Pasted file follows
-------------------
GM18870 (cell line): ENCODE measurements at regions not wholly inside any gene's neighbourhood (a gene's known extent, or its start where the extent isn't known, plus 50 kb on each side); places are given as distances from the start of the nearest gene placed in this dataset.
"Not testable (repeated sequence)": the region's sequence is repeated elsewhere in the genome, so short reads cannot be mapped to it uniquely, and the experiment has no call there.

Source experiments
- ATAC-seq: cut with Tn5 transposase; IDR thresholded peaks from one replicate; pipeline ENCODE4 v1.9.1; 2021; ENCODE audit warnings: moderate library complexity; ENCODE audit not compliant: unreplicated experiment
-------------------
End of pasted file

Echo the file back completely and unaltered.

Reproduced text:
GM18870 (cell line): ENCODE measurements at regions not wholly inside any gene's neighbourhood (a gene's known extent, or its start where the extent isn't known, plus 50 kb on each side); places are given as distances from the start of the nearest gene placed in this dataset.
"Not testable (repeated sequence)": the region's sequence is repeated elsewhere in the genome, so short reads cannot be mapped to it uniquely, and the experiment has no call there.

Source experiments
- ATAC-seq: cut with Tn5 transposase; IDR thresholded peaks from one replicate; pipeline ENCODE4 v1.9.1; 2021; ENCODE audit warnings: moderate library complexity; ENCODE audit not compliant: unreplicated experiment